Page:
When Joseph R. Gerber described his young knife company, Gerber Legendry Blades, as the, “birth of an enterprise that grew into big business,” it was true, but it was an understatement for sure. What had started out in 1939 as a small batch of handmade cutlery sets given as holiday gifts had turned into thousands of retail accounts around the country. By 1960, Gerber had quickly become one of the most trusted, appreciated, and collected names in knives.
Over 70 years since its founding and Gerber continues to grow. Still grounded in the same principles that first guided Joseph R. Gerber’s “enterprise,” Gerber is a company dedicated to making knives and tools that combine high quality materials and innovative designs that will stand up to a lifetime of use. The sleek, stainless steel sheath knives of the ‘50s and ‘60s have given birth to today’s lightweight, open-frame clip folders. Gerber is, however, no longer just a knife company. Multi-tools, axes, handsaws, machetes, headlamps, flashlights, survival kits, digging implements—these are the newest directions that Gerber explores with the same standards of quality and design that inform their revered knife making.
Gerber says, “Like the men and women who carry our gear, Gerber is Unstoppable. Decades of innovation and dedication have put us here. Renowned as a master of knives and tools, Gerber’s problem-solving, life-saving products are designed with the unique needs of specific activities in mind. Today that includes much more than a blade.”
They go on to say, “Founded in 1939 and based in Portland, Oregon, Gerber is an American brand whose products have global reach and relevance. Carried extensively by hunters, soldiers, and tradesmen. Gerber’s heritage runs deep. And we are now looking toward the future, where tomorrow’s problems will be solved by the next generation of innovations.”
All Gerber products are designed and engineered in Portland, Oregon where many are produced. They also tap their global supply chain to create a wide range of activity specific gear for wide variety of consumers. And no matter what, every product that bears the Gerber name is backed by their famous lifetime warranty.
“Quality, reliability, innovation. For over 70 years this is what our customers have expected from us. And whether our products are used to save time, save the day, or save a life, Gerber always delivers.”
Today we will be discussing the Gerber US-ASSIST Spring Assisted knife family.
There are actually three versions of this Gerber knife. One of them uses CPM-S30V steel, while the other two use 420HC stainless steel.
The CPM-S30V steel is a premium steel that is designed and made by Crucible. This steel was made specifically for knives, so you can expect it to give you all of the best and most needed qualities. For starters, it has fantastic edge retention and resists rust effortlessly. Crucible added vanadium carbides o bring out the extreme harness into the steel alloy matrix. If you look at this steel dollar for dollar, it is regarded as one of the finest knife blade steels with the optimal balance of edge retention, hardness and toughness. However, this steel does prove to be hard to sharpen.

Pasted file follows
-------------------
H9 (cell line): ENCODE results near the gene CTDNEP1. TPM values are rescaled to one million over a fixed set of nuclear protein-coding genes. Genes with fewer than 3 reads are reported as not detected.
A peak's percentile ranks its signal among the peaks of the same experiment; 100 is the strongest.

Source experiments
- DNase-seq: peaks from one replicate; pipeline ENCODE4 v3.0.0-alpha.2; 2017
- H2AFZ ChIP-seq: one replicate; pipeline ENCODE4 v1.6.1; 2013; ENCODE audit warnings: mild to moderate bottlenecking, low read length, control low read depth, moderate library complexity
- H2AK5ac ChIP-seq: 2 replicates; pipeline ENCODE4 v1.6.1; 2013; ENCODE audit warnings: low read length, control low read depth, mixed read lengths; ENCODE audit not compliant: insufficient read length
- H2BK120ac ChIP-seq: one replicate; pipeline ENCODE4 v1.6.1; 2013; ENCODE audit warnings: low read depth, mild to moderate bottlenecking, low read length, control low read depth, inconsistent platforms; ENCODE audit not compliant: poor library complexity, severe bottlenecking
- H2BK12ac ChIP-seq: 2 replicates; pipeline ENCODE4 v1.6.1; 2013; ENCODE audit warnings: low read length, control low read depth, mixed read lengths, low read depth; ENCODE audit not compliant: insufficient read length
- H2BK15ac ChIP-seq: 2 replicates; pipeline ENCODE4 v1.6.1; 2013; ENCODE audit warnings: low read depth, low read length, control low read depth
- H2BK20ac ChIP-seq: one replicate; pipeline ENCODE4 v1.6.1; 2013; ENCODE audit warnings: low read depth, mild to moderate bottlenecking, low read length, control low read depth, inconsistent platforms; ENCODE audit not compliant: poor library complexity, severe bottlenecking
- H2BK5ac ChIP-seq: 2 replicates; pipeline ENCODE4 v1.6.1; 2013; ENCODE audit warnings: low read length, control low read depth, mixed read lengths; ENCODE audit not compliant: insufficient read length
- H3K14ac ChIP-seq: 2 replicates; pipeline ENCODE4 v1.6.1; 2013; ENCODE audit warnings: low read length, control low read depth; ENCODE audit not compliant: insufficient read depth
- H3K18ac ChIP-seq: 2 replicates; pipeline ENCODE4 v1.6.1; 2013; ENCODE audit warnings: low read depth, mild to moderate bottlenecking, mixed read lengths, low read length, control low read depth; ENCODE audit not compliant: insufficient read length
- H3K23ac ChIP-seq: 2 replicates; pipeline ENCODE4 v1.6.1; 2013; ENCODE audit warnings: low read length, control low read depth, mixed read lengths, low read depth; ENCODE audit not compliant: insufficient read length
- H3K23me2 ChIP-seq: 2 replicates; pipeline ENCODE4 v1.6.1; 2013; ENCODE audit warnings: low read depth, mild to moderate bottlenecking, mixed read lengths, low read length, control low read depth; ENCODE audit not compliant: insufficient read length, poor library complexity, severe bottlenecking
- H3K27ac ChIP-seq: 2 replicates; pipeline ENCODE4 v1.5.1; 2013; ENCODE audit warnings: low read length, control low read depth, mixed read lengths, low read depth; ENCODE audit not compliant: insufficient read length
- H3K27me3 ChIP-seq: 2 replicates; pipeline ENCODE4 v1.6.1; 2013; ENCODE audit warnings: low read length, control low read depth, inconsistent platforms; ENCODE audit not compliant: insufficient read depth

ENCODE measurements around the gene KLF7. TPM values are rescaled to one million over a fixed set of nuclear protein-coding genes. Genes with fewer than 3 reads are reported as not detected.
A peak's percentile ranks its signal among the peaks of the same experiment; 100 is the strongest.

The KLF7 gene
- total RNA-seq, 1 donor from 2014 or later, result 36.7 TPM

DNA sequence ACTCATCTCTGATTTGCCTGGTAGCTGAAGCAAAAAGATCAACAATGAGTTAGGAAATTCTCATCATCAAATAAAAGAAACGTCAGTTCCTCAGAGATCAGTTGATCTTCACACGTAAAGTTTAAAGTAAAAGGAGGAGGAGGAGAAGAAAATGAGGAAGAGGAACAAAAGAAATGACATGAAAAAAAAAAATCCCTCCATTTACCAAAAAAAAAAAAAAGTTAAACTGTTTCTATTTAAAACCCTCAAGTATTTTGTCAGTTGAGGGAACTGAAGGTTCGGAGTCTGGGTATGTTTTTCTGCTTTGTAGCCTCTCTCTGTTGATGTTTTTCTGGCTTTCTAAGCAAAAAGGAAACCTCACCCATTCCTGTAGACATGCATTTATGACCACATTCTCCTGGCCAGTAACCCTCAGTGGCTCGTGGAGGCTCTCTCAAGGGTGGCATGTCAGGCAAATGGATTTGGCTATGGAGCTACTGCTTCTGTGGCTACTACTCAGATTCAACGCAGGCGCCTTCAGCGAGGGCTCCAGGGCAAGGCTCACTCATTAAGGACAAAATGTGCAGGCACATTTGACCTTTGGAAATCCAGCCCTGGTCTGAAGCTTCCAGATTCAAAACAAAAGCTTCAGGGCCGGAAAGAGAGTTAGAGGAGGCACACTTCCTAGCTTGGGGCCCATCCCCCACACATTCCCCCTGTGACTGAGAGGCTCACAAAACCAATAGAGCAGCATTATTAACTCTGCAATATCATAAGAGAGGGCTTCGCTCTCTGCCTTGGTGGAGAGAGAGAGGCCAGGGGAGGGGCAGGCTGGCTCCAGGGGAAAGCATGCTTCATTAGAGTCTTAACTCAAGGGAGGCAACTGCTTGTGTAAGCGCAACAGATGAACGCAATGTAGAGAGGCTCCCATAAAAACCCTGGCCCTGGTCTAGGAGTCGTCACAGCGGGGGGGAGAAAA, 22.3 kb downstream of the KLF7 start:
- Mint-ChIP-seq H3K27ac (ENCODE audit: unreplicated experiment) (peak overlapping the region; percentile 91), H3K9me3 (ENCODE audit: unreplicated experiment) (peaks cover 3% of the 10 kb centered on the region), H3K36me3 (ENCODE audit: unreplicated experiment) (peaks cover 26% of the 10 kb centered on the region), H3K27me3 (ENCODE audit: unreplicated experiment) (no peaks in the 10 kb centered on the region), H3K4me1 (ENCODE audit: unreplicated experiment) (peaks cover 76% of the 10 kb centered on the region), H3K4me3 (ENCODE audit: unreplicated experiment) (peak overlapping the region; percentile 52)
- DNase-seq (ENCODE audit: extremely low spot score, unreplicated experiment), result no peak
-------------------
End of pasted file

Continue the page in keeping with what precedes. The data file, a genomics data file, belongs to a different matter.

The second and third versions use 420HC stainless steel. These two versions are a little bit less quality, and thus, cheaper, because of the blade steel that is used. 420HC is similar to 420 steel but with increased levels of carbon (HC stands for High Carbon) which makes the steel harder. This is still going to be considered a lower-mid range steel, but the manufacturer can bring out the best in this affordable steel using quality heat treatments. A good heat treatment will result in better edge retention and resistance to corrosion. Surprisingly enough, although it is one of the cheaper steels, it is also one of the most corrosion resistant steels that you are going to find.
The S30V version has been finished with a stonewash finish. A stonewashed finish refers to tumbling the blade in an abrasive material. This finish easily hides scratches, while also providing a less reflective nature than a brushed or satin finish blade. One of the most positive features of a stonewashed finish is that it easily hides scratches and smudges that occur with use over time, as well as being very low maintenance and preserving their original look over time.
The 420HC versions feature a bead blasted finish, which is created by using abrasive glass beads that are blasted at the steel at high pressure, which results in an even gray finish. A blasted finish reduces the reflection and glare due to its even matte surface. The blasting does create an increased surface area and micro abrasions make the steel more prone to rust and corrosion. A blasted blade, even form stainless steel such as this one, can rust overnight if left in a very humid environment.
The blade has been carved into a drop point blade shape, which is the most popular blade shape that is in use in the market today. This blade style is a great all-purpose knife that can stand up to almost anything. It features a lowered tip that gives you more control, it features a broad tip, which is what makes this blade shape so tough, and it features a very large belly, which is what makes this blade shape so easily used in almost all situations.
There are two edges that you can choose from. If you want the CPM-S30V steel, you can only get a plain edge. However, if you are choosing the 420HC steel, you can choose between a plain or a combo edge. The plain edge is going to give you cleaner cuts. Plus, you are going to be able to get a finer edge and it will be easier to sharpen. The plain edge is best used for push cuts, which include peeling, skinning, and even shaving.